Nick Spalding – The Cornerstone

Title: The Cornerstone

Author: Nick Spalding

ISBN: 978-1-4580-4394-8

Page count: Ebook

Genre: Fantasy

Price: $2.99 / £1.99

 

Author Bio:

Nick Spalding is a writer who has thus far made his living as a copywriter for a marketing company. As talking rubbish for a living can get tiresome (for anyone other than a politician), he also writes fiction on the side, hoping to be an author full-time one day.

Nick lives in the South of England in a three bed house… which is cleaner than you’d expect for a single, heterosexual male. He suffers from insomnia now and again and is deathly afraid of sponges.

Nick also once had sex with a stripper at an AC/DC concert. This has nothing to do with his career as an author, he just likes to tell everyone.

 

Tell us about your book:

A great book will transport you to another world… literally, if you’re not careful.

On a gloomy Thursday afternoon, Max Bloom enters his local library in a last ditch attempt to stave off an epic case of teenage boredom.

Among the hushed stacks he discovers The Cornerstone – an ancient book tucked away on a dusty, forgotten shelf. Opening the cover, Max is torn from the library into an alternate dimension full of things intent on killing him – thus avoiding boredom with remarkable success.

He meets a beautiful girl called Merelie (brilliant), who tells him he’s the only one that can save both their worlds from the Dwellers – hideous mind sucking creatures from beyond the universe (not so brilliant).

Merelie thinks Max could be a Wordsmith, a sorcerer able to craft magic from the written word itself – one powerful enough to stop the Dwellers and their treacherous human allies.

This all sounds completely unbelievable, of course. The kind of thing you’d read in a fantasy novel… but The Cornerstone doesn’t lie – and the danger is very real.

In a world threatened by monsters, where books are worshipped and magic exists, Max Bloom must make a choice: close The Cornerstone and run home – or trust Merelie, become a Wordsmith, and save two worlds from certain destruction…

 

How long did it take to write the book?

About a month for the first draft and another month for subsequent ones.

 

What inspired you to write the book?

One drizzly, dull Thursday afternoon I was off work and had a whole lot of nothing to do. Having exhausted the entertainment possibilities of daytime television, I thought I’d pop to the local library to kill an hour or so – and maybe find a good book to while away my time with.

As I was browsing the somewhat dubious selection on offer, I pulled out a novel that looked like it had a particularly exciting cover and flicked through the first few chapters. About twenty pages in, I saw this epithet written in pencil in the margin: ‘This book is terrible. Stop reading it now.’ I took this advice, deciding that if somebody had taken the time to put such a warning in the book, it was probably worth paying attention to – and I put the novel back on the shelf.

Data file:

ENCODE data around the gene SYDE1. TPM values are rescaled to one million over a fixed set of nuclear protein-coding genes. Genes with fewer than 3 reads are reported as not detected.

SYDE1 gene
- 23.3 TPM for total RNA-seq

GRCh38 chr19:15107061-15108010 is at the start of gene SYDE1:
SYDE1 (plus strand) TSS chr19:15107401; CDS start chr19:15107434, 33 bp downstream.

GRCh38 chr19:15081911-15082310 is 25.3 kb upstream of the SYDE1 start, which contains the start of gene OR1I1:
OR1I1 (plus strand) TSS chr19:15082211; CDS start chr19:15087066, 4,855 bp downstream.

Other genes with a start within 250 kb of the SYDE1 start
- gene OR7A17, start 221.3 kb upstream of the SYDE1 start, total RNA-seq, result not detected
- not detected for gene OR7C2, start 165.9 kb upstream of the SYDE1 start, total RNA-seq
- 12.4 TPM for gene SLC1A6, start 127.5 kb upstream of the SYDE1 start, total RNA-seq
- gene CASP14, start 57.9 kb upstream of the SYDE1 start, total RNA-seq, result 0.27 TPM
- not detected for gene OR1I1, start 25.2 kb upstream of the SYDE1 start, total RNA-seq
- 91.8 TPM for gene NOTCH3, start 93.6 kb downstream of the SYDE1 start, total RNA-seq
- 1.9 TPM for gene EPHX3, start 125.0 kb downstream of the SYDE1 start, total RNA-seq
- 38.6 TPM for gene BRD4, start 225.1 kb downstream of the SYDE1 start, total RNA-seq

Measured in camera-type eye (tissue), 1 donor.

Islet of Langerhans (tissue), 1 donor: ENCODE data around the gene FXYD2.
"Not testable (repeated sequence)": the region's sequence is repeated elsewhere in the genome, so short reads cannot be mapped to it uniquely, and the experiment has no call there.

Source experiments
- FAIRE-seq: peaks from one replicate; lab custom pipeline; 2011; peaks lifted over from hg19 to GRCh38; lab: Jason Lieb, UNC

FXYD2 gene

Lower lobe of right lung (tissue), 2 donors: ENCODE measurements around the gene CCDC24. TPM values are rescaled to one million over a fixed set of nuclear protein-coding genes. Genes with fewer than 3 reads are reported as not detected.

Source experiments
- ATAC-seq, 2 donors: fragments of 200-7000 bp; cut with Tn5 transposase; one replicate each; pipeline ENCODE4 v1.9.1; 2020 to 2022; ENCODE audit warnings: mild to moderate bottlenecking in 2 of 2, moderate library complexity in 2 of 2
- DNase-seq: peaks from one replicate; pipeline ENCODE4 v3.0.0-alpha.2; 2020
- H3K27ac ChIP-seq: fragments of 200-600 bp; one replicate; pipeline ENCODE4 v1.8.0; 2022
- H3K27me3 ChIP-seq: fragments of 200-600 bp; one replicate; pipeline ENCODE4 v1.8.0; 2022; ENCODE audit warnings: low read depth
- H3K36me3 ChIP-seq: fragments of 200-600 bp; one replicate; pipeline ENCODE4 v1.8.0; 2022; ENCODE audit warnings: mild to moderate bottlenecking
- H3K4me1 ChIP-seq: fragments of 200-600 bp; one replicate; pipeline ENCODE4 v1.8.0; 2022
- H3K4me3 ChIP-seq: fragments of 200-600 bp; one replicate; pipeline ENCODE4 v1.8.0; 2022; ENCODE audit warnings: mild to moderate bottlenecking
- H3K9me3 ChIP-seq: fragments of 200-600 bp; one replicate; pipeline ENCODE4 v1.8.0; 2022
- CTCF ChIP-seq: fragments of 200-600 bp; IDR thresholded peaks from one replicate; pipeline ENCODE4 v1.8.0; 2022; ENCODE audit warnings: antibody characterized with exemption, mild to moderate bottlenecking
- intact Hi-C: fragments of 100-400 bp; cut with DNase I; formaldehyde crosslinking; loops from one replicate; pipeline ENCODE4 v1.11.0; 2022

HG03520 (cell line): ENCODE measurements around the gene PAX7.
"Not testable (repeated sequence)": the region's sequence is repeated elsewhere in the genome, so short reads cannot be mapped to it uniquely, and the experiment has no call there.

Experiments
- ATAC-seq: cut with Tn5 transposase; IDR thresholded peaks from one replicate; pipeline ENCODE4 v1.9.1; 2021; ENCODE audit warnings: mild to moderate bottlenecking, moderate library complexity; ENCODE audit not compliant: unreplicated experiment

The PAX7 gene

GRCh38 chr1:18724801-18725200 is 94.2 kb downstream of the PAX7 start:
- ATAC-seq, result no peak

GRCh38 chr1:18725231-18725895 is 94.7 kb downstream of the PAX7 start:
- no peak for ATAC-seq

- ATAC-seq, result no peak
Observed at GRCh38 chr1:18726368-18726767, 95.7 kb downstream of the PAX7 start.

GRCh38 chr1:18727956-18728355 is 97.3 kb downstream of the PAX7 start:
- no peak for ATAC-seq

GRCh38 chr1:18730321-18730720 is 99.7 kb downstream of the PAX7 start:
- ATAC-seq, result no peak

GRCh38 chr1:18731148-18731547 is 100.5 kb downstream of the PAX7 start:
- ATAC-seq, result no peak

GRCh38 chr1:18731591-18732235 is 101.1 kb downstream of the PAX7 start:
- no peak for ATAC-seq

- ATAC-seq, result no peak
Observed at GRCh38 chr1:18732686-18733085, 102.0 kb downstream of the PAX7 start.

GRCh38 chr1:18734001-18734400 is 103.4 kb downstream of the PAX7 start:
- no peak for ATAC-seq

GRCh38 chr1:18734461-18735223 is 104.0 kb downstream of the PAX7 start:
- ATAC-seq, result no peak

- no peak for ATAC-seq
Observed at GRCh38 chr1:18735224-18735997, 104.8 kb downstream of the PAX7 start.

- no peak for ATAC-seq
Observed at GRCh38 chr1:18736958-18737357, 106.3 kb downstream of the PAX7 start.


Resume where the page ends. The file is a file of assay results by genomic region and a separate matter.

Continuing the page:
I left the library bookless in the end, but that pencilled note in the margin stayed with me – and started me thinking… what if it hadn’t been a random message about the book’s quality, but a cry for help from a stranger? How would I have reacted to that? Would I have taken it seriously? And if so, what would I have done about it? These questions formed the basis for the opening of The Cornerstone. I had no idea where the story would go, but I wanted to put a character in my imagined scenario and find out what would happen to him.

Talk about the writing process. Did you have a writing routine? Did you do any research, and if so, what did that involve?

For this one I’d write mostly early evenings after work for a couple of hours at a time. No up front research, but during follow on drafts I’d research things to make sure they were accurate.

 

What do you hope your readers come away with after reading your book?

A smile on their face from reading a fun adventure story J

 

Where can we go to buy your book?

Amazon UK: http://www.amazon.co.uk/The-Cornerstone/dp/B00520I8V6

Amazon US: http://www.amazon.com/The-Cornerstone-ebook/dp/B00520I8V6

Smashwords: http://www.smashwords.com/books/view/61249

 

Any other links or info you’d like to share?

My Blog: http://spaldings-racket.blogspot.com/

 

Excerpt from book:

At first glance it looked like a perfectly ordinary book.

At second glance it continued to do so.

It was old and looked worn around the edges. About ten inches high, an inch thick and with no dust jacket, the book was a rich dark green colour that still retained its lustre, despite the apparent age.

Picked out in silver writing down the spine was the title:

 

The Cornerstone.

 

All fairly standard stuff, though this book did depart from its fellows in one major respect:

It was singing.